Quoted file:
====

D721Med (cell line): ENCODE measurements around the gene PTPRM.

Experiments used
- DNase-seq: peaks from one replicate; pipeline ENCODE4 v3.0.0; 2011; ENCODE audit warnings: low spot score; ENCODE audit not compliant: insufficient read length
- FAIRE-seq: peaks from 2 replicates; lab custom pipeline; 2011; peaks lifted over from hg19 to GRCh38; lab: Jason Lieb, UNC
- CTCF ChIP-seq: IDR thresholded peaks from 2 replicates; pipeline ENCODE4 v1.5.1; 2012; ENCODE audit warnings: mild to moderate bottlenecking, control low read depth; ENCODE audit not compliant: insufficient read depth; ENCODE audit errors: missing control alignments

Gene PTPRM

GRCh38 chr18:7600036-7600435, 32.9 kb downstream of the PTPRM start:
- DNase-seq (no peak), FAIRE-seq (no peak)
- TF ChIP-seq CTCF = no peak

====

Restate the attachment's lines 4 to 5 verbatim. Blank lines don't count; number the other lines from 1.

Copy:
- FAIRE-seq: peaks from 2 replicates; lab custom pipeline; 2011; peaks lifted over from hg19 to GRCh38; lab: Jason Lieb, UNC
- CTCF ChIP-seq: IDR thresholded peaks from 2 replicates; pipeline ENCODE4 v1.5.1; 2012; ENCODE audit warnings: mild to moderate bottlenecking, control low read depth; ENCODE audit not compliant: insufficient read depth; ENCODE audit errors: missing control alignments